U of M president makes plea for increased new state funding in House

University of Minnesota President Eric Kaler testified before the Minnesota House Higher Education Policy and Finance Committee today, urging policymakers to increase new funding for the U of M over the next two years.

The following are excerpts from Kaler’s remarks to committee members as they weigh the higher education omnibus bill:

“I’m deeply disappointed that you have decided to provide zero increase in new funding for the University, which is, in many ways, the heartbeat of the economy of Minnesota and the wellspring of creativity and culture in the state.

“Let me quickly outline what a zero percent increase will look like for a typical Minnesota high school graduate who is now one of our students, or about 71 percent of all of our undergraduate students on our Crookston, Duluth, Morris, Rochester and Twin Cities campuses. It will look like a 3 percent increase in undergraduate tuition for Minnesota-resident students on all five our campuses, and about a 3.5 percent increase for our graduate students, depending on their discipline or field of study. … Depending on which of our campuses a student attends, that could amount to between an additional $2,100 and $2,600 over four years.

“In our current request, your zero increase proposal would stall health care and medical research investments, and would strike a blow to our efforts to improve our Medical School.

“Higher education is an investment by the student and her family in her future –and in our state’s future. … Some members of this committee have asked why we need the state’s partnership to freeze tuition. That is, why we can’t do it on our own? The fact is, we have already done our part to keep the lid on tuition. Through our reallocations — and with your partnership — we have reduced the need for tuition increases.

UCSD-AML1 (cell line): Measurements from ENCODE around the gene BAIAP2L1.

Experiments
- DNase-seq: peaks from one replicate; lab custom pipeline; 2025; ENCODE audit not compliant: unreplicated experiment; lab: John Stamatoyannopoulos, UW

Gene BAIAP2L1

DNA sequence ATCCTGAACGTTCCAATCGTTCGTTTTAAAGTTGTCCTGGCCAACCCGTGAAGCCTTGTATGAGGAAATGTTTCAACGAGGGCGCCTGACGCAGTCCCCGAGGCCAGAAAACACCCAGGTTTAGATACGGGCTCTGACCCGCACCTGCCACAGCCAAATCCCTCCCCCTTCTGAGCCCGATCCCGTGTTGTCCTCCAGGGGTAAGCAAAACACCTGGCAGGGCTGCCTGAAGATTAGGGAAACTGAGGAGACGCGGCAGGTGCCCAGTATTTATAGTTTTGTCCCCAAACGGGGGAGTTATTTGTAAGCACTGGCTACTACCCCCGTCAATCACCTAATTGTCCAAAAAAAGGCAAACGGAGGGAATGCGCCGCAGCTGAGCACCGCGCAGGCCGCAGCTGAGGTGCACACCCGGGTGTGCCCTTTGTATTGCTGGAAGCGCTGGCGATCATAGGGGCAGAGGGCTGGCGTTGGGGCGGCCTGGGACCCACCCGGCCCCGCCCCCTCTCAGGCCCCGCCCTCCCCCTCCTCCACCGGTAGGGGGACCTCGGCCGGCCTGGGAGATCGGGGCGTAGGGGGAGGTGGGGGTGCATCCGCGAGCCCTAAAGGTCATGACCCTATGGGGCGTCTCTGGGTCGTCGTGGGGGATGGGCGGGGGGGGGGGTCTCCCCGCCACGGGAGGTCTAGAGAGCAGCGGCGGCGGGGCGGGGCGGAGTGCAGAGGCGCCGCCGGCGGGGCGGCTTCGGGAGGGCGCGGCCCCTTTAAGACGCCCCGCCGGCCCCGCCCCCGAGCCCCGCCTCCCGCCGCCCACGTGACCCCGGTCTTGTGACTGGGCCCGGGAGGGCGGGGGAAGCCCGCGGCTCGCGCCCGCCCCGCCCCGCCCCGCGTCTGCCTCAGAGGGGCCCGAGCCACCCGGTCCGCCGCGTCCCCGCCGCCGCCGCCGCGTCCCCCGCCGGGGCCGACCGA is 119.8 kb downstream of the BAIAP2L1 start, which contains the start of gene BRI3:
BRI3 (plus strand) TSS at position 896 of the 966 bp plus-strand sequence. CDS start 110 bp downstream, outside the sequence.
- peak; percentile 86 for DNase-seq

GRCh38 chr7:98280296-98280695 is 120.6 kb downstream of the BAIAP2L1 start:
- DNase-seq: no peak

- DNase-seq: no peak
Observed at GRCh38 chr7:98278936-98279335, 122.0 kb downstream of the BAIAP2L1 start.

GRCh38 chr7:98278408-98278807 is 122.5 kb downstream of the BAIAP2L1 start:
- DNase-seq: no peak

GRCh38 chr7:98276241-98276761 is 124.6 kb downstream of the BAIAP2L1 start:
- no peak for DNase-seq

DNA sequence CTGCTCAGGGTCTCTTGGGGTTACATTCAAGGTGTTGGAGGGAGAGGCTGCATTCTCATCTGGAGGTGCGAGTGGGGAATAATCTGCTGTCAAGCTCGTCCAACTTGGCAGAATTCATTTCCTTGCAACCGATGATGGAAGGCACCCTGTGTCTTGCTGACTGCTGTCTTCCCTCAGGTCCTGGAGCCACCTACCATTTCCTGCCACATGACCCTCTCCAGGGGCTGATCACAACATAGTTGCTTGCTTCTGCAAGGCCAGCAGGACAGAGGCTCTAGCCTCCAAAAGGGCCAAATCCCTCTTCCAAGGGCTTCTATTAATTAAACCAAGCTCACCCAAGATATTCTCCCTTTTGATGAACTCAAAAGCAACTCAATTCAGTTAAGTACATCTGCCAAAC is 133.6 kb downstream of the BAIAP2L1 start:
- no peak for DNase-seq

“For each $15 million we’ve reallocated from administrative costs, we’ve reduced the need for a tuition increase by 2.1 percent. Over the past two years, we’ve redirected $39 million of administrative costs to core mission activities. But for these reallocations, we’d need to generate 2.1 percent more revenue, either from students’ tuition or state funding.

“Each year, we have new, additional and necessary – mostly inflationary — costs, just like any Minnesota household would.”

If fully funded ($704.6 million) by 2017, the U of M’s request would get the institution back to slightly above the level the state provided in 2008 ($684.4 million), without adjusting for inflation.

For more information on the U’s 2015 legislative request, visit govrelations.umn.edu.

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